According to one recent survey, nearly 30% of people have gone more than ten years without getting a hearing test. Sofia is one of those people. She knows to get her oil changed every 3000 miles, she sees the dentist every six months, and she checks in punctually for her annual medical exam. But she hasn’t had a hearing examination in a long time.
Hearing exams are important for a wide range of reasons, the most notable of which is that it’s often hard for you to discover the earliest signs of hearing loss without one. Knowing how frequently she should get a hearing exam will help Sofia keep her ears (and hearing) as healthy as possible for as long as possible.
How Often Each Year Should my Hearing Get Tested?
We may be alarmed if Sophia hadn’t had a hearing test in ten years. Or we may think it’s perfectly normal. Our reaction, and the reaction of her hearing specialist, likely will vary depending on how old she is. That’s because hearing professionals have different recommendations based on age.
- If you’re over fifty years old: But if you’re over fifty, the suggestion is, you have a hearing test annually. Loss of hearing is more likely to impact your life as you age because noise damage starts to add up. There are also numerous other variables that can impact your hearing.
- It’s normally suggested that you undergo a hearing test every three years or so. Obviously, if you think you should have your hearing checked more often, there is no harm. The minimum is every three years. You should absolutely get tested more often if you spend a lot of time in a loud environment. It’s straight forward and painless and there’s truly no reason not to do it.
As far as your hearing is concerned, more often is certainly better. Since you last had a hearing exam, you may have new damage you should know about, so regular hearing tests may be practical.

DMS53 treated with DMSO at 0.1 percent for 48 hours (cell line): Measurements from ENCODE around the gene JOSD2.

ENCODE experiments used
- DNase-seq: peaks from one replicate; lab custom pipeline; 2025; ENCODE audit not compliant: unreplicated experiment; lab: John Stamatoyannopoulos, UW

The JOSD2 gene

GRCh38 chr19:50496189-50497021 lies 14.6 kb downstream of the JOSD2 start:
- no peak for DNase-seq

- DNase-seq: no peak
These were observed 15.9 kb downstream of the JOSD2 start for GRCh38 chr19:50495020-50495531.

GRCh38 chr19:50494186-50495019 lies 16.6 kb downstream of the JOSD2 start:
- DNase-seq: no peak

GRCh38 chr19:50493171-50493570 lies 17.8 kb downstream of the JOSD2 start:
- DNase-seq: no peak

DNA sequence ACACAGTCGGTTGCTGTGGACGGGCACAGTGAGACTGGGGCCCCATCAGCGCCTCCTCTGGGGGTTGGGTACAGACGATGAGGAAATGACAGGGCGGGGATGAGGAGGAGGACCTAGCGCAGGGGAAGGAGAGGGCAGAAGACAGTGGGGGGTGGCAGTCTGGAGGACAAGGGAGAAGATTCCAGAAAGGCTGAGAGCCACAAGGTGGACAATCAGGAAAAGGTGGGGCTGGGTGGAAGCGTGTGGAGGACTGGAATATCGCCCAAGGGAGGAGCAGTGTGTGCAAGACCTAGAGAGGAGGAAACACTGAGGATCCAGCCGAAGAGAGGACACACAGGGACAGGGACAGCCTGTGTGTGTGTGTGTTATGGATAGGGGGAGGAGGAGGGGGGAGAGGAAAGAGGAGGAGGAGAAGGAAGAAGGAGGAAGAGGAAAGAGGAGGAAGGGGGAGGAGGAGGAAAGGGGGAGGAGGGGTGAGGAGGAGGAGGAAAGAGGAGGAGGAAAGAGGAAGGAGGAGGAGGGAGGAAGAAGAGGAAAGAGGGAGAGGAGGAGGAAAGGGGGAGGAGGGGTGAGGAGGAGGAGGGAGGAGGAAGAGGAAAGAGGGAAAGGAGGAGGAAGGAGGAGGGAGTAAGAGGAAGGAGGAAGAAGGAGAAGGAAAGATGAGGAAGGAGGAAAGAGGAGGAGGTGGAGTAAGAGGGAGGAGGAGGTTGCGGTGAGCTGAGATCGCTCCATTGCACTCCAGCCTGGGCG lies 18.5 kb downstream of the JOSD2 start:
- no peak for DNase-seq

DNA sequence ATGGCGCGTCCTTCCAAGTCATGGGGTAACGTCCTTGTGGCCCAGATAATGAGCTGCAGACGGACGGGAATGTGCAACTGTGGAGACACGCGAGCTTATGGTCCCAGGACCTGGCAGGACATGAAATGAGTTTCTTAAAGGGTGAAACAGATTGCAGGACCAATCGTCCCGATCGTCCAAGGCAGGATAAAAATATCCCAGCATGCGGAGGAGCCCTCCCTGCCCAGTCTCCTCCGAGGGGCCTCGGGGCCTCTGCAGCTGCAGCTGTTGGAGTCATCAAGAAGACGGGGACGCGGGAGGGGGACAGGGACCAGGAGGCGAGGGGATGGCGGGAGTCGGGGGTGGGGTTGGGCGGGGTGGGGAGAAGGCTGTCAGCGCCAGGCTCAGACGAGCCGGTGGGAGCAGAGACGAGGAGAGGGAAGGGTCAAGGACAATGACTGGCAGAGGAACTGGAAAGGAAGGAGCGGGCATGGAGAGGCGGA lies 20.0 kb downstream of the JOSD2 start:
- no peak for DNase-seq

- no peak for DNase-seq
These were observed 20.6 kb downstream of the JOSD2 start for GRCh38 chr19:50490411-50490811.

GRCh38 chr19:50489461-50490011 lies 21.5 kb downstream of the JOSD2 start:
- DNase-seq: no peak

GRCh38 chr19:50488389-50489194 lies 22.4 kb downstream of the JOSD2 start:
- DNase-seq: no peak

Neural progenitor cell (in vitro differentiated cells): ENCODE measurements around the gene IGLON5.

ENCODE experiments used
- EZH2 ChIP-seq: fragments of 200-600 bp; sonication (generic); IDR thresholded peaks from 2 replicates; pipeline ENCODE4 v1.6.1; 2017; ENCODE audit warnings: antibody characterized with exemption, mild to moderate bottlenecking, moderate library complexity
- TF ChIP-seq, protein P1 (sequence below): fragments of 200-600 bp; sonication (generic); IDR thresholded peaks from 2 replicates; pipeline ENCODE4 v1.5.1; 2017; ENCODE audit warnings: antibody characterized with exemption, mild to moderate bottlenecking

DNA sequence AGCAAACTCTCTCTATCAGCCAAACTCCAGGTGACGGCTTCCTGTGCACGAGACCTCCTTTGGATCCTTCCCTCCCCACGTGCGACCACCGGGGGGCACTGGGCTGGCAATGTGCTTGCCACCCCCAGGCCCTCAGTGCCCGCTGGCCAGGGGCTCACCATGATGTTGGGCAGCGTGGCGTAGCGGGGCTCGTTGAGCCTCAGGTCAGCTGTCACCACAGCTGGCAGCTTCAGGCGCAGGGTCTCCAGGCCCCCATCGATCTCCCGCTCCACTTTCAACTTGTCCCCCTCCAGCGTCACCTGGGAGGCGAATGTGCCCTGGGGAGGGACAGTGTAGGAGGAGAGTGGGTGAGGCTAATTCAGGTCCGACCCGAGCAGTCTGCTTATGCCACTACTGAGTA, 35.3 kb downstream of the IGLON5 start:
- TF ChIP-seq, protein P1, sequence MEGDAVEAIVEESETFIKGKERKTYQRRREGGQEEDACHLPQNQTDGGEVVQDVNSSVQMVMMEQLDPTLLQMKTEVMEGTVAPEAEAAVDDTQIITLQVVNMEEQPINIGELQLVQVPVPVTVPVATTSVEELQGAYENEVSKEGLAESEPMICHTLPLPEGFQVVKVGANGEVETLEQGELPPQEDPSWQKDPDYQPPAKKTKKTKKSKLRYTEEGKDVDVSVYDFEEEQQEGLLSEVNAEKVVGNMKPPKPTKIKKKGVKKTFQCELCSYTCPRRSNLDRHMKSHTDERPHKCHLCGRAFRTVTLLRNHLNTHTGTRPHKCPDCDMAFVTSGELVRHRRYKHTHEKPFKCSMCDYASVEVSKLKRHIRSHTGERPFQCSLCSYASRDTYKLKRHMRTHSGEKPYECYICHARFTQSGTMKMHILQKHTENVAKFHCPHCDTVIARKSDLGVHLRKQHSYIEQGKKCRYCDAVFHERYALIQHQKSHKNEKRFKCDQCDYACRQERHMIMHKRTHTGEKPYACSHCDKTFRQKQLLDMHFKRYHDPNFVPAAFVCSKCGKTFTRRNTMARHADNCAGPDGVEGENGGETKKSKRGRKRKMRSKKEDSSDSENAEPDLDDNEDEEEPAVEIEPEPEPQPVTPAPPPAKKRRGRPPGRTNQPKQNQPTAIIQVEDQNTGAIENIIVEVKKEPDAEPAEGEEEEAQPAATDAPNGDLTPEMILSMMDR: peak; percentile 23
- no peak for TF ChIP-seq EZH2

You Should Get Your Hearing Checked if You Notice These Signs
Of course, your yearly (or semi-annual) hearing exam isn’t the only good occasion to make an appointment with a hearing specialist. As an example, if you recognize signs of hearing loss. And in those situations, it’s usually a good idea to immediately contact a hearing professional and schedule a hearing test.
Some of the signs that might prompt you to get a hearing test could include:
- Listening to your favorite tunes at excessively high volumes.
- Sounds seem muffled; it’s starting to sound as if you constantly have water in your ears.
- Having a tough time making out consonants (generally speaking, consonants are spoken in a higher wavelength than vowels, and it’s those high-frequency sounds that are generally the first to go as hearing loss takes hold)
- Phone interactions are always difficult to understand
- When you’re in a loud situation, you have trouble hearing conversations.
- When you’re speaking with people, you repeatedly have to keep asking people to repeat themselves.
When these warning signs begin to accumulate, it’s a strong sign that the ideal time to get a hearing exam is right now. The more frequently you have your hearing checked, the sooner you’ll know what’s happening with your hearing.
What Are The Benefits of Hearing Testing?
Sophia might be late for her hearing exam for many reasons. Perhaps she hasn’t thought about it. Possibly she’s just avoiding dealing with it. But there are tangible benefits to having your hearing examined per recommendations.
And it will be easier to detect hearing deviations in the future if you get your hearing examined by forming a baseline reading even if it seems like everything is just fine. If you identify your loss of hearing before it becomes obvious, you’ll be able to safeguard it better.
That’s why Sophia needs to go to her regular hearing exams before any permanent damage happens. Early diagnosis by a hearing test can help your hearing stay healthy for a long time. Considering the impact of hearing loss on your total health, that’s important.